Ward: Advisory panels would strengthen campus relationships

February 9, 2012 By Greg Bump

Advisory committees consisting of regents and local stakeholders could help foster better communication between the UW System Board of Regents and local campuses, Interim Chancellor David Ward on Wednesday told the Legislative Task Force on UW Restructuring.

Photo: David Ward


Ward said advisory boards or councils that work with chancellors at each individual campus would not only give chancellors a sounding board, but also help the regents to understand the unique needs of each campus.

UW–Madison has an advisory committee that counsels the chancellor, but Ward told the task force at a meeting in the state Capitol that the inclusion of regents would give the committee greater depth.

“An advisory board of this kind would avoid some of the challenges of communication between the governing board and the campus that developed last spring,” Ward said.

The task force was created in the 2011-13 biennial budget bill to study the UW System’s structure and possible administrative flexibilities. Ward’s proposal met with initial approval from the panel, which includes legislators, regents and former regents, chancellors from other campuses, and UW–Madison Vice Chancellor Darrell Bazzell.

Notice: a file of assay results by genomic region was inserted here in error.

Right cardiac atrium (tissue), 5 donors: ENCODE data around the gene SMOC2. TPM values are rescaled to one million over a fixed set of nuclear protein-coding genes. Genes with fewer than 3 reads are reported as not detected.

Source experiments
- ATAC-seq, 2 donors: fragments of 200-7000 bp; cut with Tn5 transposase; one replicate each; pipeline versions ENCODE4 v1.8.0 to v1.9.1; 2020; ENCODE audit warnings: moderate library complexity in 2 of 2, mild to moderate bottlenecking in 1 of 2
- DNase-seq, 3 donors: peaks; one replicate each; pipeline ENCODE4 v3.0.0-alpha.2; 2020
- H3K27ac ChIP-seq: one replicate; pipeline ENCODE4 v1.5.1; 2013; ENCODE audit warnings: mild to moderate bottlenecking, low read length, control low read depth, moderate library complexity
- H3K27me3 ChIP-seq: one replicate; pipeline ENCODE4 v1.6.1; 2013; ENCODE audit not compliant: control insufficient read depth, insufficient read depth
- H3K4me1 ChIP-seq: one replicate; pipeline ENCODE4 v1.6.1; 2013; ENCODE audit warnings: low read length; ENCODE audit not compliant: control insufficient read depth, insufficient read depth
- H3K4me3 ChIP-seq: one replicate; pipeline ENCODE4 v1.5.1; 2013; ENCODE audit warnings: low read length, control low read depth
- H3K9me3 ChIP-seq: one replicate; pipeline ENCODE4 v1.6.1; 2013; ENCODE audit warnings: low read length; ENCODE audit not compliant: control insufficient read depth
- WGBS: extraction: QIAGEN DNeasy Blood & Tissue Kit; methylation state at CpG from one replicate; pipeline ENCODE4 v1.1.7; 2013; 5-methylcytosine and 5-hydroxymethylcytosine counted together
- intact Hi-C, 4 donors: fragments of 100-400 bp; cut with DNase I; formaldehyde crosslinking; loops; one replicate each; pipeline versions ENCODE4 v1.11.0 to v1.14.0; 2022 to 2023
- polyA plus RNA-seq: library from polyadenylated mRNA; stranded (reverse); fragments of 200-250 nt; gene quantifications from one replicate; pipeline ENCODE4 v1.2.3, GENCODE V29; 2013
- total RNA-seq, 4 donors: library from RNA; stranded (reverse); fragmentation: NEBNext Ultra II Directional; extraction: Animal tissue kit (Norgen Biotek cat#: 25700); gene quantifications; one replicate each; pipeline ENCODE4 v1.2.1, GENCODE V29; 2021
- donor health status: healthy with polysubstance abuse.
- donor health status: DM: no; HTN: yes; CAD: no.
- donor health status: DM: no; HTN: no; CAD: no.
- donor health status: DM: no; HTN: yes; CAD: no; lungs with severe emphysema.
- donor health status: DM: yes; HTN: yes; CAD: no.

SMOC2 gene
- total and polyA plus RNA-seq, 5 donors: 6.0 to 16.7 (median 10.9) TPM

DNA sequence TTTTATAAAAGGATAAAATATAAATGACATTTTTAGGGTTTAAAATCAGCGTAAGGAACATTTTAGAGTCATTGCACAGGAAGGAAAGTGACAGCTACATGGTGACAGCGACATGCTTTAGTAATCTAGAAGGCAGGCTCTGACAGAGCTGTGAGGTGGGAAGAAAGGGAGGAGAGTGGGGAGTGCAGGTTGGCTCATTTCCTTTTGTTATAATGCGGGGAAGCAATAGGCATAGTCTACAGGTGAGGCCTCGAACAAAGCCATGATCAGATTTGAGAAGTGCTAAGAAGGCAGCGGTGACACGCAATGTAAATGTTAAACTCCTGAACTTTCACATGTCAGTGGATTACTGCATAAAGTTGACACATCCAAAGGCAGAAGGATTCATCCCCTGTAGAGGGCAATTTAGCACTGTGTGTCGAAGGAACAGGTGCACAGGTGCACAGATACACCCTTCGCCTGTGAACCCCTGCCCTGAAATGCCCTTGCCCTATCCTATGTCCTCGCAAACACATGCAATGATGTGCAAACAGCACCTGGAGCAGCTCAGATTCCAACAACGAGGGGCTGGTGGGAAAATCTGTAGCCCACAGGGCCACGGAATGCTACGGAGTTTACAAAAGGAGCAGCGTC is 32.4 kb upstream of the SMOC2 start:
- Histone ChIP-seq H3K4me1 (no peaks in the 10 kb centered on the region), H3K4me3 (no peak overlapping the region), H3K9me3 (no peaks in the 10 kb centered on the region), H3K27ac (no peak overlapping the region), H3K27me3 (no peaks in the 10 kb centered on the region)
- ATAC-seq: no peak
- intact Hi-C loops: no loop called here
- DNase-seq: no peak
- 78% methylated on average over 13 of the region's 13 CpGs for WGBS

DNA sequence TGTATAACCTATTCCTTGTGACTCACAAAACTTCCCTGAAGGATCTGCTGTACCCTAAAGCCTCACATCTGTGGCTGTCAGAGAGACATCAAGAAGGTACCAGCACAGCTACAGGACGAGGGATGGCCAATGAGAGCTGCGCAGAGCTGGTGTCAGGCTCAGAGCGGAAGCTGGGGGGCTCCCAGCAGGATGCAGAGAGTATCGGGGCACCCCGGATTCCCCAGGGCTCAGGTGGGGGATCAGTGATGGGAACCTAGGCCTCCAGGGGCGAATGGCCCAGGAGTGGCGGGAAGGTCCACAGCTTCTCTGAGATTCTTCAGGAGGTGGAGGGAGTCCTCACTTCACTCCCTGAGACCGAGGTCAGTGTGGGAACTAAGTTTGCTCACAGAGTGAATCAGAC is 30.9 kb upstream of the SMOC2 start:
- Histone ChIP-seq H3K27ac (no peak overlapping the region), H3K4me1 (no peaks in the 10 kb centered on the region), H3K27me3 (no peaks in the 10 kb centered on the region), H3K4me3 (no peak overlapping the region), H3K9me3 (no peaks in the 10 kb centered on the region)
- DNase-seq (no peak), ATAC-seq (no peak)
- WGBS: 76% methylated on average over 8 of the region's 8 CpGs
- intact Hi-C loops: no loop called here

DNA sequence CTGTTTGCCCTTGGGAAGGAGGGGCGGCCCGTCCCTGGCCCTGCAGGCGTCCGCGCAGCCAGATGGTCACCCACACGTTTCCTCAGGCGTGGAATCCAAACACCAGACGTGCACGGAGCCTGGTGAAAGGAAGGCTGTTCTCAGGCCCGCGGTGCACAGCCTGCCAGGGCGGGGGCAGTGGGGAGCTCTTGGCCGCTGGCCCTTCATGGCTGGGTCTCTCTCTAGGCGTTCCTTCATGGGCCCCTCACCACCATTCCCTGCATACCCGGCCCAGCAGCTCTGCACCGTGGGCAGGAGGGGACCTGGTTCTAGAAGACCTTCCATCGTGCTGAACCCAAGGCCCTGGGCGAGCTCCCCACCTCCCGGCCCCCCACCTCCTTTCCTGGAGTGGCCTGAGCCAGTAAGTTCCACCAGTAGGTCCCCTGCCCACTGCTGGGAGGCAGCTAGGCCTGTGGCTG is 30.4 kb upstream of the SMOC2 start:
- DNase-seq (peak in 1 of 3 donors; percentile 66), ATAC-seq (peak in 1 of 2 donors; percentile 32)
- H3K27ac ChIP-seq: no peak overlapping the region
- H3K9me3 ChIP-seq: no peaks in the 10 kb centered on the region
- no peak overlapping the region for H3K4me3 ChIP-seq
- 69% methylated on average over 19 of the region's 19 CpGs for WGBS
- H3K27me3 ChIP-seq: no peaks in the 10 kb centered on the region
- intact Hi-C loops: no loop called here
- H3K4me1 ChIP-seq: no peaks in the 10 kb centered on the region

“I’m open to it,” said Rep. Steve Nass, R–Whitewater, saying his ultimate support will depend on what accountability measures are put in place.

UW–Milwaukee Chancellor Michael Lovell stressed regardless of the governance structure, if system institutions don’t receive the budgeting flexibilities they are seeking any reforms would be ineffective.

“We are hoping the task force addresses the additional flexibilities to create new revenue streams” and other fiscal controls, Lovell said.

Ward said there needs to be a debate about the role of the state in funding higher education. He said the “social compact” that held for decades in which the state picked up a large portion of tuition costs became inverted in the 1990s, when “tuition setting became wrapped up in the budget-making of states.”

“It became a zero-sum game between tuition and the state subsidy,” Ward said. “We changed the rules under which we fund higher education. It happened gradually and we never really had a debate about it.”